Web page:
Not pot, but growing in popularity

CBD oil from non-psychoactive hemp is catching on

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By Nona Tepper

When Melody Kratz turned 13, she started getting migraines, the pain centered behind her left eye, making her feel so nauseous that moving felt unbearable. Kratz's father took her to the doctor, who thought she had allergies and prescribed weekly injections. They didn't work. "You start questioning everything," she said, "like, 'What are you even doing here if you're going to live in this much pain?'" 

Kratz tried acupuncture, botox and visiting a chiropractor. She was prescribed a variety of drugs, including Topamax, a preventive medicine that made her "feel lightheaded, kind of fearful that I might pass out, my vision kind of blurred." She tried Excedrin Migraines and "those seemed to work for me. I just have to take too much of it unfortunately," she said. 

"So that's why I'm grateful now for CBD. My intake is much less." 

Last summer, Kratz started using cannabidiol (CBD) oil as a way to treat anxiety. The World Health Organization says CBD may have therapeutic effects for those suffering from several ailments, including epilepsy, psychosis, multiple sclerosis and more. Kratz credits the oil with drastically reducing her migraines. She has since introduced CBD to Studio 8, the "vintage made modern" shop she opened last year at 7316 Madison St. She represents just one local business that has started carrying the product. Team Blonde carries CBD lotions, Vapes by Iteo has CBD lozenges, and Dr. Jared Kalina's Circle Avenue practice carries CBD oil, among others. 

"We think everybody on Madison Street here in Forest Park will be selling this by the end of this year," said Brian Shamhart, who runs Studio 8 with Kratz. "At least, a lot more than currently do. But there's this lack of knowledge, and that's why we investigate it pretty heavily." 

CBD oil is derived from hemp, a non-psychoactive variety of cannabis that has had a rocky legal history in the United States. Hemp has been used as a natural herbal medicine for thousands of years. But in 1937, Congress lumped it into the same category as marijuana and voted to outlaw it under the Marijuana Tax Act, amid strong immigrant anti-sentiment and against the advice of doctors and engineers. About 60 years later, the U.S. began to import hemp and hemp oil for sale to consumers. 

In 2014, President Barack Obama legalized hemp's growth in certain states. In late December, President Donald Trump expanded the measure, classifying hemp as an "agricultural product" available to be grown and sold across the nation. The U.S. Drug Enforcement Administration (DEA) still classifies CBD as illegal, although it doesn't go after anyone using or possessing it, and it hasn't said if it will reclassify CBD now that hemp is legal. 

Kratz and Shamhart believe CBD products will only increase in popularity. 

"I'm a business owner and I have kids and I'm always anxious about trying to keep up with everything and being the best I could be," Kratz said. "Sometimes you just got to let it go." She tried CBD oil on Amazon that came highly reviewed but said it did nothing for her. She tried some from Sugar Beet Co-op in Oak Park that also had no effect.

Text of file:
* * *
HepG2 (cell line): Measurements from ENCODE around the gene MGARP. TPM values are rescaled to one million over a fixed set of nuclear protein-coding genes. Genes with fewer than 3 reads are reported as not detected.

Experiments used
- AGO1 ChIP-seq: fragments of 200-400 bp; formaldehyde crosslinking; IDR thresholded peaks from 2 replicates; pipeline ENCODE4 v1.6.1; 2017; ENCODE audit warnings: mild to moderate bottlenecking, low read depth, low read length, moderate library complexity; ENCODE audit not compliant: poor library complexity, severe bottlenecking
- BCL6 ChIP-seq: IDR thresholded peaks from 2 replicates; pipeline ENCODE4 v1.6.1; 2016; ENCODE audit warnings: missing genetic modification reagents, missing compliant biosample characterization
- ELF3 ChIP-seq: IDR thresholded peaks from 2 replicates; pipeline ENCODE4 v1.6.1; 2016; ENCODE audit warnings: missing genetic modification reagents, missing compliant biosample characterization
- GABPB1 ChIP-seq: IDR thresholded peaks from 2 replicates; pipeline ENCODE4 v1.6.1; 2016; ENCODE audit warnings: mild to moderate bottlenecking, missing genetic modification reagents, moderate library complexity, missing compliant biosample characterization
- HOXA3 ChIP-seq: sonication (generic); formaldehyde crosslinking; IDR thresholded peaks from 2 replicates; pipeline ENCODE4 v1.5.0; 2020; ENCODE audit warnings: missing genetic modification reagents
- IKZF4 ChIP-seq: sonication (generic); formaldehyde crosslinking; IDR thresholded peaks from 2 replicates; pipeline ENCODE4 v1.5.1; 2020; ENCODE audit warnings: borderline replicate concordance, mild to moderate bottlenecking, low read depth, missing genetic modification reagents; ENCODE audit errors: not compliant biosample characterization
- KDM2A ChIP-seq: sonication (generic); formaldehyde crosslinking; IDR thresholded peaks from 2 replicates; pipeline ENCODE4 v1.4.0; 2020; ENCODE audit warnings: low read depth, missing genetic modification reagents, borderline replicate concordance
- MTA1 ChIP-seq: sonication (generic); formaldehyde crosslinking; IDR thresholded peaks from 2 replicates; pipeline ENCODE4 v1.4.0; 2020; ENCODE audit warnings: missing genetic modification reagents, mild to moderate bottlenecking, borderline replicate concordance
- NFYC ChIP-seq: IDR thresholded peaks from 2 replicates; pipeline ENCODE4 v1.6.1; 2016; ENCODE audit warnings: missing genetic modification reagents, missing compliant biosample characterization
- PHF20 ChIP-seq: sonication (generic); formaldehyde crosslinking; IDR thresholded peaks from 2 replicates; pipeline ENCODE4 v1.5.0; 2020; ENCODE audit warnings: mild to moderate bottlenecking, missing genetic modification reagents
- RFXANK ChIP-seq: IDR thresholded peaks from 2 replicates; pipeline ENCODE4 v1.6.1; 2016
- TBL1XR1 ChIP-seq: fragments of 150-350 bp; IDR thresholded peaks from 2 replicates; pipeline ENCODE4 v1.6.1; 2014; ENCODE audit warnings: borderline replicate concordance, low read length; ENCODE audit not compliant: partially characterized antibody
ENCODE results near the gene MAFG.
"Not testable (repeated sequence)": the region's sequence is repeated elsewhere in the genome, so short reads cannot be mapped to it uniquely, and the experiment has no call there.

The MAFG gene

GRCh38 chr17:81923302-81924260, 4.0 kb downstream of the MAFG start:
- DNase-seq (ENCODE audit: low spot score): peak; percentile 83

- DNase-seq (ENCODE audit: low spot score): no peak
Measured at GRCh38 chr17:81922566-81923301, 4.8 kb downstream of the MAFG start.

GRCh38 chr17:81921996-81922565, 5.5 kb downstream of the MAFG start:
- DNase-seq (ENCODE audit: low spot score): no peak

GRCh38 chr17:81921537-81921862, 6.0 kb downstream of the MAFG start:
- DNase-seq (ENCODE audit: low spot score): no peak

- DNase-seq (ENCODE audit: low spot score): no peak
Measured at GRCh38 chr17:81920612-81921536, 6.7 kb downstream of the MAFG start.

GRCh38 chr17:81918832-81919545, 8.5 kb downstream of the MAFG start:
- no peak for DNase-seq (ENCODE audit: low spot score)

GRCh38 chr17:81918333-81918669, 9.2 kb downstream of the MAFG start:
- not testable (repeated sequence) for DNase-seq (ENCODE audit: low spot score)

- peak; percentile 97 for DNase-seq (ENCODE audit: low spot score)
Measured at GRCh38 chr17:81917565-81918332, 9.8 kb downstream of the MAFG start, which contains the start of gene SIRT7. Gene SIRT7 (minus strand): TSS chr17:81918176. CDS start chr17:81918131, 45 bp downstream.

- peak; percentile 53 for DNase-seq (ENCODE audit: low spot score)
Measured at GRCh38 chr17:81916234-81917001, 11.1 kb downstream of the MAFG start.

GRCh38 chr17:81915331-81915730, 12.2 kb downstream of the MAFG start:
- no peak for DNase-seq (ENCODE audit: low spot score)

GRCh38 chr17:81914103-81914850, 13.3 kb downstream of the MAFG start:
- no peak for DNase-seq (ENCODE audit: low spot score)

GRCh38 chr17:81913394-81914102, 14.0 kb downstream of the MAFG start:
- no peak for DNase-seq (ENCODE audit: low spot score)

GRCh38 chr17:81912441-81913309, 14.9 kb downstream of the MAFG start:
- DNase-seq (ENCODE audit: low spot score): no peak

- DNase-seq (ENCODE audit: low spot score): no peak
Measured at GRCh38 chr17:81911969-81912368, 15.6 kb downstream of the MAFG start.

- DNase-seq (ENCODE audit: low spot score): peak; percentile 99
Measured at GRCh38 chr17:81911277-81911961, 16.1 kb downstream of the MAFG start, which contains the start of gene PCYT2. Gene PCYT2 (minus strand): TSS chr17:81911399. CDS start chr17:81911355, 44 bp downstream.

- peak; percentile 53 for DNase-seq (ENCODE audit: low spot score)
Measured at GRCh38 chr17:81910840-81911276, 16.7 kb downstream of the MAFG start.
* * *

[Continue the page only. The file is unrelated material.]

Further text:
Kratz then did her research, consulted a physician about the best CBD oil and tried products from CBD Distillery. After a month of regular intake — using a dropper once daily to place the oil underneath her tongue for about a minute to absorb — Kratz realized she hadn't had a migraine recently. She had suffered about three migraines weekly, triggered by barometric pressure changes, hormones and maybe food; she's now averaging five monthly. 

"It's not completely gone but they're so much more manageable today," she said. "I'm off all my medications. It's truly given me a whole new lease on life so then I was adamant about us selling it." 

Studio 8 introduced CBD oil, lotion and gummies in the fall, and has done little to advertise the product. Still, customers have discovered it. One customer said it helped treat her multiple sclerosis. Another customer said it eased their plantar fasciitis. Another said it helped cure their insomnia. 

"I think most people are at the introductory level," Shamhart said. "They're not at the level of like, 'Well, I've been cooking with olive oil for 10 years and I only get it imported from Italy from this distributor.' I don't think the market is there yet for CBD. But the seniors do know about it. They're the ones who are most interested because they have the ailments that it will help." 

When selecting a CBD oil, Shamhart said, consumers should look into the extraction process and quality of the raw material that's farmed, advising customers to stick to hemp grown in the U.S. and make their own decision about whether they value organic growing methods. 

"It's kind of like, 'What's your raw material starting with? How good is that plant and how's it been cultivated and farmed?'" Shamhart said. 

Studio 8 is toying with the idea of adding new lines to their store — currently they only carry CBD Distillery brand oil, lotion and gummies, which Kratz uses herself – and are "considering" opening a CBD and Kratom store in Forest Park. Kratom is a plant native to southeast Asia that has effects similar to opioids and stimulants.

"We just made a small order and then we were ordering every 2-3 weeks and trying to keep up," Kratz said. "So we're just playing with the idea of adding a couple different lines just to give us some variety and some alternatives. But again, I don't want to do anything that I can't personally say I believe in."   

CONTACT: ntepper@wjinc.com 

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